Steven Colborne has published an article over at his blog perfectchaos.org offering three very brief critiques of Molinism. In this brief rebuttal I will respond to all three.
1. Freedom is Impossible
God, by His very nature, is omnipresent, which means that there are no boundaries to God’s being. If God has no boundaries, it logically follows that every atom in existence is a part of God and therefore under God’s control. In this context, free will is impossible
Colborne is wrong or confused here on multiple counts. For one the claim “If God has no boundaries, it logically follows that every atom in existence is part of God” is is simply false. God’s omnipresence does not mean that all the atoms in existence are part of God. In fact, God has no parts whatsoever for he is utterly simple. Rather, the claim that God is omnipresent, has classically been understood to mean that God is present in all things by being their cause. As Thomas Aquinas says, “God is in all things; not, indeed, as part of their essence, nor as an accident, but as an agent is present to that upon which it works.” (Summa .Theologiae. Prima pars Q.8 a.1) An agent is distinct from that upon which he works just as the infinite, timeless, and immaterial God is distinct from the finite, changeable, and material world.
If God were composed of all of the matter of the universe, he would not be God at least classically understood. In Classical theism, God just is the sheer act of being itself, in Latin ipsum esse subsistens. Accordingly, God is without any parts whether physical or metaphysical. Colborne seems to be conceiving of God pantheistically. Pantheism it outside of the scope of this article but I will at least say that if even some of the classical arguments for God’s existence are sound e.g. the argument from motion, then pantheism is false since the classical arguments imply an immaterial, uncaused, first mover rather than some physical composed being.
Secondly, Colborne simply begs the question against Molinism when he states “it logically follows that every atom in existence is a part of God and therefore under God’s control. In this context free will is impossible.” Molinism exists to try to explain how free will and divine control of all things are compatible. To assert that because something is under God’s control, freedom is impossible is just to assume that Molinism is false. Perhaps when Colborne says “In this context” he is referring to the pantheistic image he claims is implied by Molina’s views. In that case, if creatures were truly parts of God, and God were free, it would seem that creatures, by literally being God, could be said to be free in some sense. Thus, even on Colborne’s own view, his comments are dubious.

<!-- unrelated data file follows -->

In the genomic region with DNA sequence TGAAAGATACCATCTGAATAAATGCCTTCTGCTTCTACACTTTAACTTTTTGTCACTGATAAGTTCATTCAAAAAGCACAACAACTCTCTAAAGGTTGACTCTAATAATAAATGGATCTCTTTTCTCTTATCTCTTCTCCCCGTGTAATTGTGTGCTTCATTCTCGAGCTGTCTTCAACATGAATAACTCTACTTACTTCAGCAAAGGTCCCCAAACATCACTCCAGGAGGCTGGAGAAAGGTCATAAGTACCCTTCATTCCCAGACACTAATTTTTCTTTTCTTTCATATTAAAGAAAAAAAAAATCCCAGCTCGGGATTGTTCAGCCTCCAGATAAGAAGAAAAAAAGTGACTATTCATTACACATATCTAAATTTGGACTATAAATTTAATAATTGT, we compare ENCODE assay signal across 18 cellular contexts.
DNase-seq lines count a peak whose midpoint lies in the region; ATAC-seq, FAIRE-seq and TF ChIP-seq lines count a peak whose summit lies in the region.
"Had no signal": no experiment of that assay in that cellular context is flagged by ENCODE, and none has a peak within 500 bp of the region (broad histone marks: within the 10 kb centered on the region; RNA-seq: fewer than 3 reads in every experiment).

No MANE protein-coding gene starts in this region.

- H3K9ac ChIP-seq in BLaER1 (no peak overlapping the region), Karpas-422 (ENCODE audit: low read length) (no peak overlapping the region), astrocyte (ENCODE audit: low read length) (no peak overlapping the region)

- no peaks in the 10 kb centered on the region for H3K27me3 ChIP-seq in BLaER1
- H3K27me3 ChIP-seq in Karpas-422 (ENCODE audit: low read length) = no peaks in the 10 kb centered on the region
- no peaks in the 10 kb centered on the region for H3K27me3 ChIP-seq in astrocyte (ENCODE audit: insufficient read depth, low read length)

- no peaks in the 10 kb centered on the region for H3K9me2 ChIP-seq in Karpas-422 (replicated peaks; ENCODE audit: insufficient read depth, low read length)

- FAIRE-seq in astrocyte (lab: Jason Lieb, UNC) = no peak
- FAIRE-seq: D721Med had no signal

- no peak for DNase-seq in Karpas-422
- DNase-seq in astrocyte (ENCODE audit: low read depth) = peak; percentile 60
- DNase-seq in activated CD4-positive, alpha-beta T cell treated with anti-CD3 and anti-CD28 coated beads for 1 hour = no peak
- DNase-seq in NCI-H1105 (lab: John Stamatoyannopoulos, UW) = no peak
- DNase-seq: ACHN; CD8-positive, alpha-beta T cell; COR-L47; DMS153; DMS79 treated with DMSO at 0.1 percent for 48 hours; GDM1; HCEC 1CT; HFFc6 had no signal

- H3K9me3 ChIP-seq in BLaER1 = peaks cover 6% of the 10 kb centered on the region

2. No Separation between God and Man
Molinism says that we have man on the one hand (who is free), and man’s circumstances on the other hand (that are determined by God). But in reality, it is impossible to draw a distinction between man and his circumstances because there is no dividing line where one ends and the other begins. For instance, is your breathing caused by you or your circumstances? How about your choice of clothes or food? If you consider the answers to these questions it should be obvious that you cannot separate man and his circumstances into two separate categories. Really, all that exists is a single present moment unfolding that is not ontologically distinct from God. Entities within this unfolding are merely aspects or appearances of God, and crucially, that includes human beings